Out-Law News | 11 Jan 2006 | 2:57 pm | 2 min. read
These will show whether or not the invention for which a patent is sought is already in the public domain.
The USPTO has been criticised in the past for the quality of its patents, particularly in the software field. Responding to the criticism, USPTO representatives met with members of the open source software community last month to identify how to get the best prior art references to the examiner during the initial examination process.
“For years now, we have been hearing concerns from the software community about the patent system,” Under Secretary of Commerce for Intellectual Property Jon Dudas said. “It is important that those in the open source community are joining USPTO to provide resources that are key to examining software-related applications.”
The group, consisting of the USPTO, IBM, Open Source Development Labs (OSDL), other members of the open source software community and academics, agreed to implement three initiatives.
Firstly, according to IBM, the group will set up an Open Patent Review. This will seek to establish an open, collaborative community review within the patenting process to improve the quality of patent examination. The program will allow anyone who visits the USPTO website to submit search criteria and subscribe to receive regularly scheduled emails with links to newly published patent applications in requested areas.
The hope is that it will encourage communities to review pending patent applications and to provide feedback to the Patent Office on existing prior art that may not have been discovered by the applicant or examiner.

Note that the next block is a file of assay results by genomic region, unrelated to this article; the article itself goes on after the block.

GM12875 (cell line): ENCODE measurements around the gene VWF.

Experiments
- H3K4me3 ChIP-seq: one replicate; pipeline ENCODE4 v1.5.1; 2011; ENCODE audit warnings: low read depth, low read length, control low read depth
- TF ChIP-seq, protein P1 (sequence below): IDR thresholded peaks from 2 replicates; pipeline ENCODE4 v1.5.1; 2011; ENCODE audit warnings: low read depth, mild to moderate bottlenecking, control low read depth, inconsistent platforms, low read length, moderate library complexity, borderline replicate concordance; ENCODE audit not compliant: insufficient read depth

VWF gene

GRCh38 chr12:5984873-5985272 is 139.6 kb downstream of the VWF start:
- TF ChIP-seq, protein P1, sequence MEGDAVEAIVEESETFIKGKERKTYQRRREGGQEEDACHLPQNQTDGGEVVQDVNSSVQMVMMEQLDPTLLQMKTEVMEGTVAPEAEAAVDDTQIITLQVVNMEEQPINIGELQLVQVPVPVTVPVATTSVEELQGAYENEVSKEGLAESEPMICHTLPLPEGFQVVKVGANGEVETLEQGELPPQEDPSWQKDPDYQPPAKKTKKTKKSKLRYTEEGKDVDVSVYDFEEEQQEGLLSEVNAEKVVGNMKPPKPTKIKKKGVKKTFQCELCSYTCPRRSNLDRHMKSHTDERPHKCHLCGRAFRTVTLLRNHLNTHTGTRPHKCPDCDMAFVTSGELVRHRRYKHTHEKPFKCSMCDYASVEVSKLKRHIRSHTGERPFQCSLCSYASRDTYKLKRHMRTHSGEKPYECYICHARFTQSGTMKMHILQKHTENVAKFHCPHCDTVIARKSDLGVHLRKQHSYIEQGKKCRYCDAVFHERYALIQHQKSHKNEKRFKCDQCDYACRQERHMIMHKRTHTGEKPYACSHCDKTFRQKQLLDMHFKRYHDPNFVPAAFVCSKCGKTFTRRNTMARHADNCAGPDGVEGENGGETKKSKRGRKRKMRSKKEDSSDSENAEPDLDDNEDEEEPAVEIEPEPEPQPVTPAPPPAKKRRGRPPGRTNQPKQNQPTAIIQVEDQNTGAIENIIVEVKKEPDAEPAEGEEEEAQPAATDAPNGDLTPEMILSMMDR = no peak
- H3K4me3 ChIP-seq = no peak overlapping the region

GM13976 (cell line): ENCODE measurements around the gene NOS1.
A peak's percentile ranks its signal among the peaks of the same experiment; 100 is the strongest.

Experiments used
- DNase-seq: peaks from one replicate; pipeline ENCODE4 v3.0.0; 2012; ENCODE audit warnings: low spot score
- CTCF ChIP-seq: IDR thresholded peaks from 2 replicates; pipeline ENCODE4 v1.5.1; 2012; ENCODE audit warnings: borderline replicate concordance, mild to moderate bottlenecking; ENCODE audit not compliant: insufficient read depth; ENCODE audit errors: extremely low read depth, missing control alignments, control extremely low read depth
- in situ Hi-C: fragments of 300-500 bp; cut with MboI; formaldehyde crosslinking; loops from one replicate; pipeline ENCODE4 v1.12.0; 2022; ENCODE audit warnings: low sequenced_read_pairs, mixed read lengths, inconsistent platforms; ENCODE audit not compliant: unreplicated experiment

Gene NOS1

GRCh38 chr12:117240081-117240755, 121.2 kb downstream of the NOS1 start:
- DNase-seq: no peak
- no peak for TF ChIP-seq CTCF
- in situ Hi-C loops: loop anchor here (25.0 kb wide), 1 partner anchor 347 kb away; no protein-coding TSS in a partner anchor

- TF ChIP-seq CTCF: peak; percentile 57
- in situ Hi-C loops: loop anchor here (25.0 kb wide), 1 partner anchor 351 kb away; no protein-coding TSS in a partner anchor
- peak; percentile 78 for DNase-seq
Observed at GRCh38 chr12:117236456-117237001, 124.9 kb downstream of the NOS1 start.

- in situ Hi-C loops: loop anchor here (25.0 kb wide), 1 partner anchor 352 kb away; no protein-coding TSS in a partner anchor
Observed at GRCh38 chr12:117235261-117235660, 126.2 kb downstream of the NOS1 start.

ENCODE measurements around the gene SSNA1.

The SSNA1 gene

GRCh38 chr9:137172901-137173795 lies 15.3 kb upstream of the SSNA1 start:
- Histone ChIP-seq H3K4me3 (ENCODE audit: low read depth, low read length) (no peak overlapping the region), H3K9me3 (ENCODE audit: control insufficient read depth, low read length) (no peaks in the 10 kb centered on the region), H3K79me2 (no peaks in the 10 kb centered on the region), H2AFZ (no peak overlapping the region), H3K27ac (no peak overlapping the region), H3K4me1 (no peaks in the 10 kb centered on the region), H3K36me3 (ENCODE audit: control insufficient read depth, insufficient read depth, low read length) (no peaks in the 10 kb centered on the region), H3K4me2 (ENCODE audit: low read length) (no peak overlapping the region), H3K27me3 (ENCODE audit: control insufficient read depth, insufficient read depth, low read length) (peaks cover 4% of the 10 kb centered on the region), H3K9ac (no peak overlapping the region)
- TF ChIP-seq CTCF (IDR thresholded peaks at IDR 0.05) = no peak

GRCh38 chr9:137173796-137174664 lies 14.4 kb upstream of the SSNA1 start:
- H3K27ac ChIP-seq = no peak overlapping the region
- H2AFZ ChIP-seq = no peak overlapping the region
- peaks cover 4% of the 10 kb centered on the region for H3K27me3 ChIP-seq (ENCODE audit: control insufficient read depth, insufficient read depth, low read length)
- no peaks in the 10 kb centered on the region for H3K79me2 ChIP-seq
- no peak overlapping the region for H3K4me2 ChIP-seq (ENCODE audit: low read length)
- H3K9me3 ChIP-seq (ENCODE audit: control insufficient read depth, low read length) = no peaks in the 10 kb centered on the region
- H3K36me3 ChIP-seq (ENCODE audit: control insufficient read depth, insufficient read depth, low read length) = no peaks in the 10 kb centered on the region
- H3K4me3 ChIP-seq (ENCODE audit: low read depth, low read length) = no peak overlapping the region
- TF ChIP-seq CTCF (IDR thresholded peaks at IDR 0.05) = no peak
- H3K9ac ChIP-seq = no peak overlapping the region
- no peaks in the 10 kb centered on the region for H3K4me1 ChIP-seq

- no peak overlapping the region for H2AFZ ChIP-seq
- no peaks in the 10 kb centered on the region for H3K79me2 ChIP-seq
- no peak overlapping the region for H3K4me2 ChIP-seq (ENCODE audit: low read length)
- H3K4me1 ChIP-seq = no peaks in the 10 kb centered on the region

Secondly, the group plans to set up a project that will establish open source software – with its millions of lines of publicly available computer source code contributed by thousands of programmers – as potential prior art against patent applications.
OSDL, IBM, Novell, Red Hat and VA Software's SourceForge.net hope to develop a system that stores source code in an electronically searchable format, satisfying legal requirements to qualify as prior art.
As a result, says IBM, both patent examiners and the public will be able to use open source software to help ensure that patents are issued only for actual software inventions.
Finally, the group is to set up the Patent Quality Index – a unified, numeric index to assess the quality of patents and patent applications. The effort will be directed by Professor R. Polk Wagner of the University of Pennsylvania with support from IBM and others and will be an open, public resource for the patent system. The index will be constructed with extensive community input, backed by statistical research and will become a dynamic, evolving tool with broad applicability for inventors, participants in the marketplace and the USPTO.
According to OSDL General Counsel Diane Peters, "These important efforts among open source developers, vendors, end users and government to improve patent quality will reduce potential legal threats to open source developers and businesses.”
Dr John Kelly III, IBM senior vice president of Technology and Intellectual Property, agreed.
"IBM believes that patents should be granted only for ideas that embody genuine scientific progress and technological innovation," he said. "Raising the quality of patents will encourage continued investment in research and development by individual inventors, small businesses, corporations and academic institutions while helping to prevent over-protection that works against innovation and the public interest."